Data protection: Obsession or human right — will new policies kill AI innovation in Europe? 🤔
Would you be willing to trade a seamless user experience for higher data protection standards?
This question was posed to over 100 entrepreneurs, investors and students at the sixth edition of the Startup Talks meetup in Berlin, titled “Data protection: Obsession or human right — will new policies kill AI innovation in Europe in May 2018?”
The answer: 40 percent of the audience said yes–higher data protection standards matter more than the user experience. In light of the recent debates around the General Data Protection Regulation (GDPR), it’s no surprise that data protection is top of everyone’s mind.
What does GDPR mean for our products?
“More levels of consent in a user interface mean more buttons in your sign-up flow, which directly impacts how many users will convert,” said Mo Moubarak, Co-Founder, MoBerries.
But nobody really knows what the implications of GDPR will really be–and this is the key challenge with the new approach to better data protection.
Panel member Edward Percarpio explained that: “We’re actually all waiting for the first person or company to get sued.” And this is what it will take to understand the implications this regulation could really entail. And Edward should know–as the Privacy Architect for Sovy, a fledgling startup that specializes in providing free/low-cost GDPR compliance solutions for small and medium-size businesses.
Could GDPR be a success story after all? According to Percarpio, GDPR is a huge success already, as its one of the first regulatory topics in the digital space that people are actively talking about. “How many legal topics have been discussed this publicly? We all know how sexy policies really are.”
The core idea behind GDPR is straightforward: European regulators aim to give control back to citizens over their personal data as well as to simplify and unify the regulatory environment for international businesses within the EU. Penalties for non-compliance are substantial, with fines that reach up to €20 million or four percent of global annual turnover in the prior year, whichever is greater.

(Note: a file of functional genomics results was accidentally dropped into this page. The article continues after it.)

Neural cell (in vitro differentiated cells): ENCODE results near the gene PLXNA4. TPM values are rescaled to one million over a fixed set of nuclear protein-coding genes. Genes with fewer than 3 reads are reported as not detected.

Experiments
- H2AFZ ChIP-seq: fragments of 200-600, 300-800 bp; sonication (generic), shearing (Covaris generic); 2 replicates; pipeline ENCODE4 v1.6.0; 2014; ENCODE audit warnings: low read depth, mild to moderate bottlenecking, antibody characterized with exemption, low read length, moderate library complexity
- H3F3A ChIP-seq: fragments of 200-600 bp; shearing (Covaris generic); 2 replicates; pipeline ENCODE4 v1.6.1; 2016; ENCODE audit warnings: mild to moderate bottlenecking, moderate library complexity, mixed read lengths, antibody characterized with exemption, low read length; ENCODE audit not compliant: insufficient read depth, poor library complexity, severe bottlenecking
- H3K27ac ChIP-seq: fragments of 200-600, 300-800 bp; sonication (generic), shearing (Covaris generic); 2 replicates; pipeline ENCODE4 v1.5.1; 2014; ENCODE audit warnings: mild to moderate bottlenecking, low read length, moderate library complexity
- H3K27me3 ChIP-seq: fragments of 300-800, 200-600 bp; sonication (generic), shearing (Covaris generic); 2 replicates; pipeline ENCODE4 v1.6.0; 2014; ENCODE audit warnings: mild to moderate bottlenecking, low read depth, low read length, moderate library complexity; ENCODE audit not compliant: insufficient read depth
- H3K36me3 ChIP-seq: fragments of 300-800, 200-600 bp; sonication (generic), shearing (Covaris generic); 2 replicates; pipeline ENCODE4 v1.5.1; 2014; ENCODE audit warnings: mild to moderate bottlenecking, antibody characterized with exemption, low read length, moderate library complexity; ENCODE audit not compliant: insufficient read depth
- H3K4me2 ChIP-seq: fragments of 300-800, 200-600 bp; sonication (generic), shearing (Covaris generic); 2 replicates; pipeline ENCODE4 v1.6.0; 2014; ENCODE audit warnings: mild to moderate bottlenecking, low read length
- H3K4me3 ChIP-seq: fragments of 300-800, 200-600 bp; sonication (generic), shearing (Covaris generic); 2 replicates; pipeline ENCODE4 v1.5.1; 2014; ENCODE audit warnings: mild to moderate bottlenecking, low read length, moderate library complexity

What may seem like a long shot from a user’s perspective unfolds as essentially two things:
- Explaining how an algorithm came up with an output (e.g. a product recommendation)
- Getting the user’s consent before using their data to feed this algorithm
Introduction — What does GDPR mean in a nutshell.
According to Mo Moubarak, Head of Business Development at MoBerries GmbH, this is exactly where theoretical regulation collides with real life. MoBerries guiding principle is to connect the world’s professionals through a transparent job market via an AI-driven hiring platform that connects talent with companies through an interactive neural network.
“From a product perspective, more levels of consent in a user interface mean more buttons in your sign-up flow, which will directly affect how many users will convert. And if you cannot convince them in the first few seconds, users will bounce and go to the competition,” said Moubarak. And that competition could be located in a country with less strict regulations, like the US or China.
Data protection in a globalized world
So, will the EU lose the tech game because speed and permeability matter most in a globalized world? According to Srinivas Sridharan, Founder and CTO, Greenlake Research, a machine learning and AI R&D and consulting firm focused on the IoT, automotive and energy domains, GDPR is not going to destroy technical innovation in Europe, but have the opposite effect.
“It will increase coding skills and force designers and engineers to come up with new problem-solving techniques in order to be GDPR compliant. Ultimately, it could set the boundaries for a fair and neutral way of using the web and our digital identity,” said Sridharan.
Julia Krueger, an independent expert working in close cooperation with the digital rights hub netzpolitik.org, strongly believes that: “Humans have the right to understand the factors that lead to automated decision making; they also have the right to object this decision, and this is exactly what Article 22 of the GDPR is trying to achieve.” As you would expect, there is quite a bit of leeway in the formulations of GDPR, and it takes people like Kreuger to translate the often-vague regulations into tangible implications.
GDPR will affect all of us
Clearly there are still many open questions around GDPR, especially how it will translate into practical implications and standards, as well as who will be affected by it the most — startups or big corporations.
What’s equally important is the question about our behavior and values as people that spend a substantial amount of time online. Even before GDPR, there have already been many attempts to build transparent and ethical social media platforms , such as ind.ie. Even though more and more people are making the switch from the Facebooks and Googles of this world to decentralized alternatives, the numbers are still marginal.
So, the real question we should all be asking ourselves is: Are we willing to settle for a potentially less intuitive but more transparent digital product in the beginning? And are we willing to change our daily habits and question the status quo of how we behave in the digital space? Because, ultimately, laws and regulations are only as good as our willingness to make the best out of them.
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